- Vehemence-Based Medicine (VBM): The substitution of volume for evidence is an effective technique for brow beating your more timorous colleagues and for convincing relatives of your ability.
- Eloquence-Based Medicine (ElBM): The year round suntan, silk tie, Armani suit, and tongue should all be equally smooth. Sartorial elegance and verbal eloquence are powerful substitutes for evidence.
- Nervousness-Based Medicine (NBM): Fear of litigation is a powerful stimulus to over investigation and over treatment. This may be a greater factor in the US while in Canada it might be more of being shamed or reported to the College. In an atmosphere of litigation/shame phobia, the only bad test is the test you didn’t think of ordering.
- Confidence-Based Medicine (CBM): This is restricted to surgeons.
EBM is like democracy, it is the worst form of medicine except all the others that have been tried.
Part II: Five Steps of Critical Appraisal
- Step 1: Use a PICO (population, intervention, comparison/control and outcome) to formulate the clinical question you are trying to answer
- Step 2: Search for the best evidence (try the TRIP Database)
- Step 3: Find the least bias evidence (bias is something that systematically moves us away from the “truth” not just noise in the data)
- Step 4: Critically appraise the literature using a quality check list (SGEM Make it So)
- Step 5: Decide if it is practice changing (consider the number needed to treat for benefit [NNTB] and the number needed to treat for harm [NNTH])
Then once you have done all that you can discuss it with the patient in front of you to ask about their preferences and what they value. There is an excellent video summarizing this process made by Dr. James McCormick and called Viva La Evidence.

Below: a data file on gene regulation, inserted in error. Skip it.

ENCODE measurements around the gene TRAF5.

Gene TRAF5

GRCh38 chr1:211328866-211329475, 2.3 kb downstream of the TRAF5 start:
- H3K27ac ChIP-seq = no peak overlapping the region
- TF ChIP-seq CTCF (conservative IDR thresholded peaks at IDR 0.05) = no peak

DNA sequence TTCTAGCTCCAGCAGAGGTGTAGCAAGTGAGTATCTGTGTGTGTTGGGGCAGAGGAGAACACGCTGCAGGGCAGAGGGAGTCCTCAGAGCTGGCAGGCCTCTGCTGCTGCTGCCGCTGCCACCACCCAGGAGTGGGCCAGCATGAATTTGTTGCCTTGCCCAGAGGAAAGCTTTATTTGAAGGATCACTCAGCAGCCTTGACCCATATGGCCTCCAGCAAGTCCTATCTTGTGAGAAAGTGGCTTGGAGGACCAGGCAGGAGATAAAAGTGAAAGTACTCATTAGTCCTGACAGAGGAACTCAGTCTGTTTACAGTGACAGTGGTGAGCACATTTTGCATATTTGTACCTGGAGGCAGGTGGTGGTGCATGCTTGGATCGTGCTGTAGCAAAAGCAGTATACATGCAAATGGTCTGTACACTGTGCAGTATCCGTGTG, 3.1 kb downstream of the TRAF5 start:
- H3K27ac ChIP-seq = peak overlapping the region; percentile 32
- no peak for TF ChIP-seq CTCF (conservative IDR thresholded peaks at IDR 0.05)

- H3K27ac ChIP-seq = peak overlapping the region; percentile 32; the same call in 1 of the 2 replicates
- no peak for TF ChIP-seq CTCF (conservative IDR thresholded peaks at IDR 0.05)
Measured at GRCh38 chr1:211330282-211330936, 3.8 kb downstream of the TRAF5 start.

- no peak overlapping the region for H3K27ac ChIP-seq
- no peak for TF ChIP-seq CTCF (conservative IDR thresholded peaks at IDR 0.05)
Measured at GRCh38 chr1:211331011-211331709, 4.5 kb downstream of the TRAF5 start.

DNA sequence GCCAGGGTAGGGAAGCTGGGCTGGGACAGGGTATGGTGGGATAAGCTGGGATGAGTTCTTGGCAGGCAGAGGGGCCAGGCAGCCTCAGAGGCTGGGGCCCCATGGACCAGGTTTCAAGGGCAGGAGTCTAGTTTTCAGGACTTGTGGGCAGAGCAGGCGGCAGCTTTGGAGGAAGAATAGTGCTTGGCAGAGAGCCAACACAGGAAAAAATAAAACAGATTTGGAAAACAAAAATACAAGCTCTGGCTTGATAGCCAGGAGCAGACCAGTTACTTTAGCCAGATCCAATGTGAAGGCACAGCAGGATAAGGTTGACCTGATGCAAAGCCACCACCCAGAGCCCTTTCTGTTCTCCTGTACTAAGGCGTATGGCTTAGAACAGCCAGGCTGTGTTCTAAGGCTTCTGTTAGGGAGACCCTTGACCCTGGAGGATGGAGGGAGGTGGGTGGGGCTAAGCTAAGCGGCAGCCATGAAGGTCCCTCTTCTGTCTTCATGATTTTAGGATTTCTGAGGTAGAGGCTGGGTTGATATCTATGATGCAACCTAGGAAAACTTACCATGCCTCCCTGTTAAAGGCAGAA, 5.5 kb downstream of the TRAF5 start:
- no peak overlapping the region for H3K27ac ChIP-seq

Part III: The Peltzman Effect (Risk Compensation)
Sam Peltzman was a professor at the University of Chicago in the 1970’s. He wrote this classic paper about seatbelt regulations for cars. The lab data (tech studies) implied annual highway deaths would be 20% greater without mandating seatbelt in all cars. He argued that these benefits would be offset by more pedestrian deaths and more nonfatal accidents because of “driving intensity”. This was driving faster and more recklessly with the security of the safety belt.
Ultimately, Dr. Peltzman hypothesis about seat bests was shown to be wrong and they do have a net benefit. However, the idea of risk compensation where people adjust their behaviour in response to the perceived level of risk has been named The Peltzman Effect.
There are example of where an intervention did have a positive outcome (seat belts and bike helmets) but there are other examples where it did not (parachutes and electronic health records). A good article on risk compensation in medicine is by Prasad and Jena 2014.
COVID19 Management Strategies
The presentation ended with a discussion around COVID19. Clinicians and researchers have been throwing the kitchen sink at the disease. Medication include: Azithromycin, Steroids, Famotidine, IL-6 inhibitors, Chloroquine/Hydroxychloroquine, Remdesivir, Vitamin C, Zinc, etc.
Non-pharmacologic strategies to address this terrible global pandemic were also mentioned. this included the recommendation of universal mandatory mask wearing in public and the orders to shelter at home. Some of the unintended consequences of these strategies were raised.